The staff at a hospital or doctor's office will use the exact same verbal locution when they let you return to your normal workload.
In both of these cases, you're being dismissed, but can return to what you were doing.

If you are fired from your job (also said: dismissed, let go, axed, canned, sacked, booted out, pink-slipped, etc.), that is said differently ('despedir a' or 'echar a'), because you can't return to what you were doing.

In a job context, 'dar de baja' means that your position is no longer necessary or that you were let go because there is no more work for you to do.

'Dar de alta' may mean 'register', when talking about receiving goods, or 'enter/input (add)', information-technology-wise.

'Dar de alta' could mean 'join' (a club), 'register' (make an account), or 'subscribe'. Utilities-wise, it can mean 'turn on', 'switch on', or 'activate'.

Conversely, 'dar de baja' can mean 'turn off', 'shut off', 'cut off', or 'deactivate', when talking about utilities.

It can mean 'unregister, deregister' or 'delete'.

As you can see, context is very important when trying to drum up an English equivalent.
The examples I saw on reverso are, for the most part, good translations (the third one I saw was not translated correctly).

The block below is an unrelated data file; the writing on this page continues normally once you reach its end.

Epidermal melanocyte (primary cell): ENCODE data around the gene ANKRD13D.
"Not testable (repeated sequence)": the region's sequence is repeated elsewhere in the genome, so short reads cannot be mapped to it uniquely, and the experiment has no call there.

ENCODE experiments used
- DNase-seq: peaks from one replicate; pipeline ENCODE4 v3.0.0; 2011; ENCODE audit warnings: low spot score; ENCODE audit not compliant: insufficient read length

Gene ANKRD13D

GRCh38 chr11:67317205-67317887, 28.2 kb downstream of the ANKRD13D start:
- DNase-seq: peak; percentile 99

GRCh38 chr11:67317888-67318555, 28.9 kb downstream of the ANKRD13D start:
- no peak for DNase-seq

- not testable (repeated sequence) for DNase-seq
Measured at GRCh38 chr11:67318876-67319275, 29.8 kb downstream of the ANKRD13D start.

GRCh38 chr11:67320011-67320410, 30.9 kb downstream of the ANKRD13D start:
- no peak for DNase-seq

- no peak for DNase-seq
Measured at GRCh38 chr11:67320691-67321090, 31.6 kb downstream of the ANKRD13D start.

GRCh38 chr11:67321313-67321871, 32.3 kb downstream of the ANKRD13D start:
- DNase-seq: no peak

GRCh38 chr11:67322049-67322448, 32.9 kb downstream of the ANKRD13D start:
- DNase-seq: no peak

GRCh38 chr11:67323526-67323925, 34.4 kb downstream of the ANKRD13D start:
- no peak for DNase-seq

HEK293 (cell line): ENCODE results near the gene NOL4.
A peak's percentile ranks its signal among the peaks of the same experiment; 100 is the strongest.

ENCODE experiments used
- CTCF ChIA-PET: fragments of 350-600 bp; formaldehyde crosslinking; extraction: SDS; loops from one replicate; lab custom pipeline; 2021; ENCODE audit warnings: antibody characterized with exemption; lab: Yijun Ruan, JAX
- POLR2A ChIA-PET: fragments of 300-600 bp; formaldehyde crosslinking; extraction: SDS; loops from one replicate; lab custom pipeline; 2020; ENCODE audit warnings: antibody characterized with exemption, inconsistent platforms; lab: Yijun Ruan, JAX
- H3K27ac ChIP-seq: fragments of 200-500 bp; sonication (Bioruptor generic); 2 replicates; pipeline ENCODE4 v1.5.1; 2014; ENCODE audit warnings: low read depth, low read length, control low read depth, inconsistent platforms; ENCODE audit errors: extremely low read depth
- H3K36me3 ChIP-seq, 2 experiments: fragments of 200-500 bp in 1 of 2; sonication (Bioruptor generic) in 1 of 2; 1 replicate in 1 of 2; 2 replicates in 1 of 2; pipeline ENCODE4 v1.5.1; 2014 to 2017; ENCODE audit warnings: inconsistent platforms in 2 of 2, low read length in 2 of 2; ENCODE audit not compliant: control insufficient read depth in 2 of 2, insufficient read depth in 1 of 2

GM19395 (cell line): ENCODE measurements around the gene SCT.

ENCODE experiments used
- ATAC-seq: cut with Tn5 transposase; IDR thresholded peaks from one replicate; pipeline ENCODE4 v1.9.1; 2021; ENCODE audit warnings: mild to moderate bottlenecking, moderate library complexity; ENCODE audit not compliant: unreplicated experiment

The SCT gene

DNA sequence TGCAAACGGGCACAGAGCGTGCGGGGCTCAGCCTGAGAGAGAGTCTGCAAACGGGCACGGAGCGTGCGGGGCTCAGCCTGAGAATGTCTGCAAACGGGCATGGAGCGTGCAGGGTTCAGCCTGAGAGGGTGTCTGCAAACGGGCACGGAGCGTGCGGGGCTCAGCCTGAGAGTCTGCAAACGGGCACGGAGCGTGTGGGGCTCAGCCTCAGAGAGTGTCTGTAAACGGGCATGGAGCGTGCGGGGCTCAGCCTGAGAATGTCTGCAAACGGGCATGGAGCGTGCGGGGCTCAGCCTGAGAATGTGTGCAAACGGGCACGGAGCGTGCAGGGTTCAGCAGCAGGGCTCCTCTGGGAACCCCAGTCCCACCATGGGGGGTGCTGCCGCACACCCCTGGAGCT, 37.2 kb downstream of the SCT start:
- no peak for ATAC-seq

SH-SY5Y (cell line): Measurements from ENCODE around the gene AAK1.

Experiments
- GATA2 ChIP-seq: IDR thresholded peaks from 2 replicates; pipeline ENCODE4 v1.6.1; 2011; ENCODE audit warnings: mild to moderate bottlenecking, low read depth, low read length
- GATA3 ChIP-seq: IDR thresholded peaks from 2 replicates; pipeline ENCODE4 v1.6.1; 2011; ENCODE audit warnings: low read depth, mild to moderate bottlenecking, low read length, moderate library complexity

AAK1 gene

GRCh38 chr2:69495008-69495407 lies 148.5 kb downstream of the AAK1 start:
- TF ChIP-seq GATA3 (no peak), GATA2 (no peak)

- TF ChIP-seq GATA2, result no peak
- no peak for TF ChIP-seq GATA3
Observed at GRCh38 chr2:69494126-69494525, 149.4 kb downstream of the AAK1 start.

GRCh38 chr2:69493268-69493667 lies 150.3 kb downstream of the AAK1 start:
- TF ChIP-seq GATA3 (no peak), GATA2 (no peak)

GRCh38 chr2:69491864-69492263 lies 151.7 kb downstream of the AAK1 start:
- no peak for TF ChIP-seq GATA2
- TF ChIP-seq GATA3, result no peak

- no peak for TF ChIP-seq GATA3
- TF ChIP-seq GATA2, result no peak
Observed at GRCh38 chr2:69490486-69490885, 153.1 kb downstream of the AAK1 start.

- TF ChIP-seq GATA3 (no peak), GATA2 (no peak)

Be careful, 'enlist' has more than one meaning in English (it doesn't always mean 'join'), so you can't just use 'dar de alta' in every case.

Last edited by Rusty; April 24, 2022 at 03:51 PM.
Reply With Quote
  #5  
Old April 24, 2022, 02:06 PM
AngelicaDeAlquezar's Avatar
AngelicaDeAlquezar AngelicaDeAlquezar is offline
Obsidiana
 
Join Date: Jan 2009
Location: Mexico City
Posts: 8,823
Native Language: Mexican Spanish
AngelicaDeAlquezar is on a distinguished road
As Rusty said, context is everything.

If you say "dar de alta" in a hospital, it means the patient can be sent home. If you use "dar de alta" in another context for example willing to be a part of a community, then it means to make that person a member.
With the examples you quoted:
- Es parte del proceso de dar de alta. -> Since there is no context here, it could mean you are annoyed having to apply or sign papers to be a part of a community, or that you can't go from hospital because the doctor didn't authorize your discharge.